A nosy neighbor, gossip or voyeur looking for a job can look beyond a career at the National Security Agency. The federal government offers a wealth of opportunities for reading other people's mail. We've come a long way from the other extreme of foolishness, when a Cabinet officer once shut down a code-breaking program because "gentlemen don't read each other's mail." But that was then. On New Year's Eve, a federal magistrate gave the Department of Homeland Security carte blanche to seize laptops and iPhones at the airport so they can read at leisure without going to the trouble of establishing cause to believe the devices were being used in the commission of a crime. No warrant needed.
If a passenger is taking the laptop on an international flight, decreed U.S. District Judge Edward R. Korman, that's reason enough to jettison the Fourth Amendment, which prohibits reading a citizen's papers and effects without a warrant. Such snooping, said Judge Korman, who was appointed to the court by President Reagan, is "simply among the many inconveniences associated with international travel."
But life is not that simple where the rest of us live. Professional organizations of press photographers and criminal defense lawyers have a great deal at stake. They filed a lawsuit to put an end to such policies of the Customs and Border Protection (CBP) and the Immigration and Customs Enforcement (ICE) that empower agents to take laptops, cellphones, cameras, tape recorders and similar electronic devices. The agents can copy any photographs that catch their professional interest (or fancy), even download music files or movies and put it to use as the agent sees fit (or naughtily unfit, as the case may be). Laptops can be kept for 30 days or more without cause.
These measures are intended to fight terrorism, but angry Islamic jihadists aren't the only passengers at the airport. Many travelers have perfectly good reasons for keeping prying eyes out of their electronic documents. Doctors have medical records. Lawyers keep notes. Businessmen hold trade secrets. Journalists maintain confidential sources. Each of these occupations have an ethical and sometimes legal duty to keep such material private.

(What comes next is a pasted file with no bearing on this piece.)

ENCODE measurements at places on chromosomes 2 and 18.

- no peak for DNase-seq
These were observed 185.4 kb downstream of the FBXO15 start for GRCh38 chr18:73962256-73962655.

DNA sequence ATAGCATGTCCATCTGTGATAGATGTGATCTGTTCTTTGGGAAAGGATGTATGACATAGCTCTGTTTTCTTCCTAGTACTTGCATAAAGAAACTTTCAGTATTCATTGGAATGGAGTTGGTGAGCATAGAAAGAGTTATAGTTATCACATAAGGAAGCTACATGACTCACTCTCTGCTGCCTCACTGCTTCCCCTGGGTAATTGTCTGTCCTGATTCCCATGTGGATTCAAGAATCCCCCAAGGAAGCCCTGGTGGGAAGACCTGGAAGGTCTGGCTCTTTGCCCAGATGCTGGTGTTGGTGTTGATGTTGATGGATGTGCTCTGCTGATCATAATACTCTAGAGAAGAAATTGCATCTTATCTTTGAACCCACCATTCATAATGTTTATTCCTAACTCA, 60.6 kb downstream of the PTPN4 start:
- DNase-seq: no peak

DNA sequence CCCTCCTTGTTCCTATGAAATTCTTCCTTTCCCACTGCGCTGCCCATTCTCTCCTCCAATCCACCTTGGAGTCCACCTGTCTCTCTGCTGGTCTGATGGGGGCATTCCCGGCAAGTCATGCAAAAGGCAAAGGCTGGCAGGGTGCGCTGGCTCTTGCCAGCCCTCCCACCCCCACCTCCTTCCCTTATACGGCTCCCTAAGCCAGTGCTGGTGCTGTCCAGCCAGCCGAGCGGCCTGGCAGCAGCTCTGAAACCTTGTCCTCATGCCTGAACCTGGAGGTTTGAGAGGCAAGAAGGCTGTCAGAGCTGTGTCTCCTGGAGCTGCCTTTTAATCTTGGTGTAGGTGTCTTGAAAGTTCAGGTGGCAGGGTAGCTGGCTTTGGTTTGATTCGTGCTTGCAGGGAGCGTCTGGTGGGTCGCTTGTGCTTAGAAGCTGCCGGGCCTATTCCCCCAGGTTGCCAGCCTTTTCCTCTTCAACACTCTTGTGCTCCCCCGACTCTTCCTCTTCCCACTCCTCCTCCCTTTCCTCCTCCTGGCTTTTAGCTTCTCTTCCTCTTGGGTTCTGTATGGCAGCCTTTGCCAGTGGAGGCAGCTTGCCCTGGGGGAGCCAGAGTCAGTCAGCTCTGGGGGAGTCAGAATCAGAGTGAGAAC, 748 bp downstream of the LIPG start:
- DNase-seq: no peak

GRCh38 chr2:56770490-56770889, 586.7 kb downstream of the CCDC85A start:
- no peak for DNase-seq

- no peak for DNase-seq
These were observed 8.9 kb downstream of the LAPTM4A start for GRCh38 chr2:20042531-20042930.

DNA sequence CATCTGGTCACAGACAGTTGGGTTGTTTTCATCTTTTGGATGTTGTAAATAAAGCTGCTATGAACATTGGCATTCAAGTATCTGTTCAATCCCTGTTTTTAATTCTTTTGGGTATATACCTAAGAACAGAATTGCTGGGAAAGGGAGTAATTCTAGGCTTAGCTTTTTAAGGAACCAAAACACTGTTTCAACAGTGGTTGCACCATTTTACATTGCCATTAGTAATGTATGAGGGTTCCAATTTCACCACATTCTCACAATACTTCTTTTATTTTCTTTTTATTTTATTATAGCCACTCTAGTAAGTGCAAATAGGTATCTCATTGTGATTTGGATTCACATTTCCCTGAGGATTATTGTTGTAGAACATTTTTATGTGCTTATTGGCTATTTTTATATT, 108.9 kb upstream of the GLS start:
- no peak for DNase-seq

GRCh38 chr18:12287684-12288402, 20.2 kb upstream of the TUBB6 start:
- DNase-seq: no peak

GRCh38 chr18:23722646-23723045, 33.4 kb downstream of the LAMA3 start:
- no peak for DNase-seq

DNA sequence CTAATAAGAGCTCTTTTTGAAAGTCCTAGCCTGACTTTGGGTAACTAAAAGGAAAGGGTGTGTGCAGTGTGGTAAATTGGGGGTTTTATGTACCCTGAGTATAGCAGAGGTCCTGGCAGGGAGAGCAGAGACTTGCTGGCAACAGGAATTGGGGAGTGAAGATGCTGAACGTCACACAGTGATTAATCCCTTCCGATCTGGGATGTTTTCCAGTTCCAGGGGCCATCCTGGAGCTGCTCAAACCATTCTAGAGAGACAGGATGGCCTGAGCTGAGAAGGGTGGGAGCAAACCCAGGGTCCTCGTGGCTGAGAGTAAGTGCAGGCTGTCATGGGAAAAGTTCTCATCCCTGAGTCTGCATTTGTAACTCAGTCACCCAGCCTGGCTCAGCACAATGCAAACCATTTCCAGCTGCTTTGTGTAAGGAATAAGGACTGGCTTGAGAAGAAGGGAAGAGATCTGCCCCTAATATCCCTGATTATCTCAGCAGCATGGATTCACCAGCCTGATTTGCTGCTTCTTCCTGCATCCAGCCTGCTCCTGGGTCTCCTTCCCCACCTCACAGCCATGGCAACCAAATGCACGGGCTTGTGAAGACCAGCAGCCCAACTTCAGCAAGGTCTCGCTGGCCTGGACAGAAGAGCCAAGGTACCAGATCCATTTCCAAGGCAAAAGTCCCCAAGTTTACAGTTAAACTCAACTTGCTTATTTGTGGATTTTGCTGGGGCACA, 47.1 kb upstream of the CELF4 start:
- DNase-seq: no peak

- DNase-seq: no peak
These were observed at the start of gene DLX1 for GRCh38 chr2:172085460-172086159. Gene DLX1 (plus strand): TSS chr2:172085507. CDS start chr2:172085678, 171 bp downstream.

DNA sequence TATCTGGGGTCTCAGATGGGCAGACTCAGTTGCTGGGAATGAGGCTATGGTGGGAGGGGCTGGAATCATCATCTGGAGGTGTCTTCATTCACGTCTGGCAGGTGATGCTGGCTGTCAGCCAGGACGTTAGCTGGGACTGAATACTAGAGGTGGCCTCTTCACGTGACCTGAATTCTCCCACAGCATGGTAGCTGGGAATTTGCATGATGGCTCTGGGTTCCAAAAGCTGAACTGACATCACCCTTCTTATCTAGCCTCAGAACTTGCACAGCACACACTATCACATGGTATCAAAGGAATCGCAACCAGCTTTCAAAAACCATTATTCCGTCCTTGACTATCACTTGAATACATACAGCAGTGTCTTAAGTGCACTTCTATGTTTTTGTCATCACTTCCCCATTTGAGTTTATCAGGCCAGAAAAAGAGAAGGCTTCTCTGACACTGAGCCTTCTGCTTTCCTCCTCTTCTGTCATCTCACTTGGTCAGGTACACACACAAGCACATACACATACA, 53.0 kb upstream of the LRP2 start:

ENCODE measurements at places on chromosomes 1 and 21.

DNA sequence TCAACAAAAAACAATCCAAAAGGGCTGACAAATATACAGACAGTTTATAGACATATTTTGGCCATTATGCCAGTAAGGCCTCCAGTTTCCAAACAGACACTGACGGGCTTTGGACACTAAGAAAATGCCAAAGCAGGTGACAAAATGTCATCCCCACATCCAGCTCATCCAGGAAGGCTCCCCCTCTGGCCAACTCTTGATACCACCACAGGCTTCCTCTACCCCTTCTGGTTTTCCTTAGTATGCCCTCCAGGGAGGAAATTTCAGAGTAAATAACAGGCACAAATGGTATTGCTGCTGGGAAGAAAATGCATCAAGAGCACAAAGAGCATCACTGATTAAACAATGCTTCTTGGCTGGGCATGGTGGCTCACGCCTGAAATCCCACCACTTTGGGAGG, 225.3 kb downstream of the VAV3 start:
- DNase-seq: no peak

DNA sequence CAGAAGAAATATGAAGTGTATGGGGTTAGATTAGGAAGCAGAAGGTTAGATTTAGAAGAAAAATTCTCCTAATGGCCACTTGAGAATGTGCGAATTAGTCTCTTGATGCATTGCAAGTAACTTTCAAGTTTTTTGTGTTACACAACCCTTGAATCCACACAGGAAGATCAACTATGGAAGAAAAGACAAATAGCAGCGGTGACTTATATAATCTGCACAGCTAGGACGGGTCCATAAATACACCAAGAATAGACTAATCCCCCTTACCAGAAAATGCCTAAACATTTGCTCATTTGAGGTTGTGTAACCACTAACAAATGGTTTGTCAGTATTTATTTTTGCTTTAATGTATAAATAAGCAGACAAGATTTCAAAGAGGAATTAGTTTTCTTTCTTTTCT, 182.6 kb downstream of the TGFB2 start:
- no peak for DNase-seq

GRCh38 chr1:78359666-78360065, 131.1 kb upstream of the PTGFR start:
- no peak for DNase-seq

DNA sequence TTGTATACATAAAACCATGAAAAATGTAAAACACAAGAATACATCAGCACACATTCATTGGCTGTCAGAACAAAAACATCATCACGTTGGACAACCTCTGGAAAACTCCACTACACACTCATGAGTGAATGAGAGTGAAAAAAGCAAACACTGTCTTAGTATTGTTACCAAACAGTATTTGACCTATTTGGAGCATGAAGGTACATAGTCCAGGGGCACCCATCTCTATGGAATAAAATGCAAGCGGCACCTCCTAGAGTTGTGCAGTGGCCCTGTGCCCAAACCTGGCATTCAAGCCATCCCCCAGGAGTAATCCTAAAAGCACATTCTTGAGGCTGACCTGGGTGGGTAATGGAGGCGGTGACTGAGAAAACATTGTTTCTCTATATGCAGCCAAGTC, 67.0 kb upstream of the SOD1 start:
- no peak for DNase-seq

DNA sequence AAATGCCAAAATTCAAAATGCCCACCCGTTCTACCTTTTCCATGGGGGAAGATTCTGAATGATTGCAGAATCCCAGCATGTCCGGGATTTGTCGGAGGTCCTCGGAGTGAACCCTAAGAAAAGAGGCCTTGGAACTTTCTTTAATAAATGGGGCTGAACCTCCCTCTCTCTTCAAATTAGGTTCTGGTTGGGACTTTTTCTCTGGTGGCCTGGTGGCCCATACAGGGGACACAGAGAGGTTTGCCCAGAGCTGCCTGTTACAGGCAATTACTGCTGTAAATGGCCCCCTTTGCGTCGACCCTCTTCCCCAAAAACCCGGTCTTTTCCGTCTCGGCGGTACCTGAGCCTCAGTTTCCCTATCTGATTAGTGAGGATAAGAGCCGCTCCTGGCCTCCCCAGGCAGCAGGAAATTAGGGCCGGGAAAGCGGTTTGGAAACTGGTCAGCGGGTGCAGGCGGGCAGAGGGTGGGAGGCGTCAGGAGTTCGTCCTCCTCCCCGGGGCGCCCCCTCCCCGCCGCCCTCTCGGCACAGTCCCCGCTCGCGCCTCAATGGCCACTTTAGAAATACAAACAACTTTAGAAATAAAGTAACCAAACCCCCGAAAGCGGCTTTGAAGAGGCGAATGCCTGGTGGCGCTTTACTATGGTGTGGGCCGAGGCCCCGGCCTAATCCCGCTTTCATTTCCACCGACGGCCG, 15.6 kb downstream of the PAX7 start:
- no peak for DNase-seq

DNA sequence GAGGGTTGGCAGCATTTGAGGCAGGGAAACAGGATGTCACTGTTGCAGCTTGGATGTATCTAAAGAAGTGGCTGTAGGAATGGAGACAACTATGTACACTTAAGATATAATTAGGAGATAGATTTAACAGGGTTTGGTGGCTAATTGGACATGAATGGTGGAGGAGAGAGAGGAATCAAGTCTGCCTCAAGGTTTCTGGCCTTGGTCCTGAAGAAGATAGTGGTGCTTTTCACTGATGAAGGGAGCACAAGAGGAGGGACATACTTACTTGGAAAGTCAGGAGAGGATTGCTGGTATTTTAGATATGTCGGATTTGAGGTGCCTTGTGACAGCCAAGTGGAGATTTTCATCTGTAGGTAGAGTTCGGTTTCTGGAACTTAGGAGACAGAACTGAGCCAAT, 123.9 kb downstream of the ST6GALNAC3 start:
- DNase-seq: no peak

Judge Korman dismisses such concerns, citing a Homeland Security policy that calls for an extra lawyer when a passenger asserts attorney-client privilege. "A careful reading of CPB and ICE directives," wrote the judge, "indicates that these agencies are sensitive to the privacy and confidentiality issues posed by border searches of electronic devices." In fact, he said, anyone who expects law enforcement agencies to respect such legal boundaries must be "drinking the Kool-Aid." If you don't want the government reading your electronic documents, leave them at home.
Border-security agents routinely require airline passengers to turn on their laptops, enter the password, and allow the agent to roam through the folders on the hard drive. If anything interesting (or entertaining) catches the agent's eye, he can keep the laptop or camera or cellphone. With such authority, agents can punish at will. The passenger has no recourse — but Congress.